The poems embody a search for the deepest questions of existence.

The stark black cover with a touch of yellow entitled Where I Live is Arundhathi Subramaniam's “drizzle of breath”; a consequential candid poetic utterance in the context of her existential commitment to different positions in life. She is close to the artistic realisation of the existentialist thought or even an extension of it. In this book, Arundhathi makes a bold experiment with technique. It is the poetry of the visual image, of sound and light that lays bare a musical composition. She clothes and animates her poetry with symbolism that is sometimes harsh, unnamable and perplexing, original but personal. In her dramatic realisation of an endless quest of her own essence, she evokes surrealistic images which translate in visual and sensuous terms the elusive experience of being.

The movement back and forth in time, the compounding of parody and pathos, the fragmentation of strange experiences break the illusion of continuity. Her poetry is replete with images that project the impotence and sterility of modern civilisation. Living Alone/is about learning/to believe/things are as they appear/that every day has no/ulterior motive

While Arundathi registers her protest , she retains her dignity and sagacity. She also probes into the process of memory and desire, confronting herself with an earlier moment only to discover its strangeness. She stays articulate with the simplicity and directness of image and by the metaphysical anguish in this bleak world .She possesses both skill and imaginative vitality to translate her perceptions into unique and significant artistic expressions.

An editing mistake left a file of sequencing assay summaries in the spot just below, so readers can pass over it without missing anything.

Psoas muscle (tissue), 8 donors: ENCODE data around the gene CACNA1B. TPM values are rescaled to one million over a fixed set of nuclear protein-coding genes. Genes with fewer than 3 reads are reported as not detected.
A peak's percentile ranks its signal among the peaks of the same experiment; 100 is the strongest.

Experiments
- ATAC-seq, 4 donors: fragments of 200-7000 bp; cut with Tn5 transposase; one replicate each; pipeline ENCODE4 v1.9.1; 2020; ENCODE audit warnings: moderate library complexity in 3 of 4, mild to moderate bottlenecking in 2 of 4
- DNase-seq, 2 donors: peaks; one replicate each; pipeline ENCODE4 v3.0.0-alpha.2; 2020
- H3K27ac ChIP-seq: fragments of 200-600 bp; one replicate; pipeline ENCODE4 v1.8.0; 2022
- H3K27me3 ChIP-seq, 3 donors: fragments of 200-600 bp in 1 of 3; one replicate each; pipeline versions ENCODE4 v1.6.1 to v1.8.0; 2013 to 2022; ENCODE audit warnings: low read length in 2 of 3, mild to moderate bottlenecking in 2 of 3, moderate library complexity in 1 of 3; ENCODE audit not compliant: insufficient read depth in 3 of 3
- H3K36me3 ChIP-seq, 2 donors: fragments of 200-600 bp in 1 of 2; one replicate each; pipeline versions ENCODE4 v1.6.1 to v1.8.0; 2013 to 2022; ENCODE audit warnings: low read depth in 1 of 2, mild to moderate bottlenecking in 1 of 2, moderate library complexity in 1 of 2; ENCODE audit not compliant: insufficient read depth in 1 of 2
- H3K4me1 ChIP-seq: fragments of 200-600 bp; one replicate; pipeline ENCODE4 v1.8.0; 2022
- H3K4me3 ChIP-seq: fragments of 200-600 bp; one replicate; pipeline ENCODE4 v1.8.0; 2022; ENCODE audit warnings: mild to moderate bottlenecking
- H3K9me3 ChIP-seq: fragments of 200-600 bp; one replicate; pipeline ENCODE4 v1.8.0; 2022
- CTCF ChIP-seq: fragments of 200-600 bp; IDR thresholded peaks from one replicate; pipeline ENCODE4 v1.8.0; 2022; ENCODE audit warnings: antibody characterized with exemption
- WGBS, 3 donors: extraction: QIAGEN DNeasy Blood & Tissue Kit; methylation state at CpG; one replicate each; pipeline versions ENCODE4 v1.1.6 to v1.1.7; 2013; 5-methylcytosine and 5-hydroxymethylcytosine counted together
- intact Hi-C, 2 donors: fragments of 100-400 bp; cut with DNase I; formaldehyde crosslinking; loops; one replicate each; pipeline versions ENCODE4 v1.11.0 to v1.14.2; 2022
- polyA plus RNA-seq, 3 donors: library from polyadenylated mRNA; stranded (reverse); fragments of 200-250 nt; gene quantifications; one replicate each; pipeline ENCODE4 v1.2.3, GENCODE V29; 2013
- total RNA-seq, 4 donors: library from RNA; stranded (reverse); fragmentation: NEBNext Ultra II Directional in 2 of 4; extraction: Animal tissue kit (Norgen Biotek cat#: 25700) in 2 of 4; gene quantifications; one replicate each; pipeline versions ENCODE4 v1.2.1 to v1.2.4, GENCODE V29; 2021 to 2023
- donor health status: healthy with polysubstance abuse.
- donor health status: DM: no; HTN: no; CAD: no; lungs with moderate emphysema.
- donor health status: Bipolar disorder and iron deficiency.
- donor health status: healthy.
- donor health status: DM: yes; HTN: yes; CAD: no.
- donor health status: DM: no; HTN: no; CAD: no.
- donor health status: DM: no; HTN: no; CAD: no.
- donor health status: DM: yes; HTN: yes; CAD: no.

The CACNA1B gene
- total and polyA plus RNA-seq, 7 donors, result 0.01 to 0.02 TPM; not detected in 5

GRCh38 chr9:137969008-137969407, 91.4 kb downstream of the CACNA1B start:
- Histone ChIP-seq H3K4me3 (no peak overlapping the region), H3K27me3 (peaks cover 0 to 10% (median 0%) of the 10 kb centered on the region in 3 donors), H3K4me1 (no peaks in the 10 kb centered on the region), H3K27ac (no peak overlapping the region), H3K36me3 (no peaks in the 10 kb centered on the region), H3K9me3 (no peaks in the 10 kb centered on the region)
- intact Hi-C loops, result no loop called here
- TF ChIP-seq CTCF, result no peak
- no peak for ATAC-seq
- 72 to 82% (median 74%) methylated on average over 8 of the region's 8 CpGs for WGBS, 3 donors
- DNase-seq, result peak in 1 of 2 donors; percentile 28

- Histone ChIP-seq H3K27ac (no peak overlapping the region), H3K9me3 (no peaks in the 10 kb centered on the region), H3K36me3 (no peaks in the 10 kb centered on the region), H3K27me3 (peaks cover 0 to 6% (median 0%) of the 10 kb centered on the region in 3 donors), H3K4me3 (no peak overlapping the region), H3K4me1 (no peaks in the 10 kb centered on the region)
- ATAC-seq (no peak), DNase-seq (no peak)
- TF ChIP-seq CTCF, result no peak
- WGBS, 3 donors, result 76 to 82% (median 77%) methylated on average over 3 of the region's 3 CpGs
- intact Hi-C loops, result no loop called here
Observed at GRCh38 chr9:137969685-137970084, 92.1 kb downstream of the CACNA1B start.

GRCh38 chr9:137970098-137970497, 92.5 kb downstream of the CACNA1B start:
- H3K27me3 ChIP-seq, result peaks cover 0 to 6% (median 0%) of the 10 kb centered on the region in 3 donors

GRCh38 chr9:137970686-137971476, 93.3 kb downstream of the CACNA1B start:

A vision

Every ‘image' implies a vision, internal or external, and then a distinction between a full vision and an incomplete one follows. Although many a times certain images take on meanings that are not necessarily in the mind of the creator. The concept of an image as an abstraction would be an over simplification and sometimes ‘incompleteness' may be a relative term..

Her poetry presents the dichotomy between thought and action, between the totality of being, seeing , believing and understanding that runs through life. It is this inherent complexity of beliefs and miniscule observation that nurture her poetry which is at once fascinating, paradoxical and truly human.

There are many questions raised: Is the denouement of life the only one awaiting us? Can we not restructure and sustain; dream and contain, “an ever-widening commune / of breath.”

Arundathi employs the power of language to undo the subversion of perception, ideas and ideals and seems to stress on ‘a very close relation of language and human integrity.' In her poetry , she finds answers to her own polarity of refinement and indirectly expresses her preoccupation with issues – relating to elitist bias to national perspectives to egalitarian ideals and to the concept of justice in a society at large.

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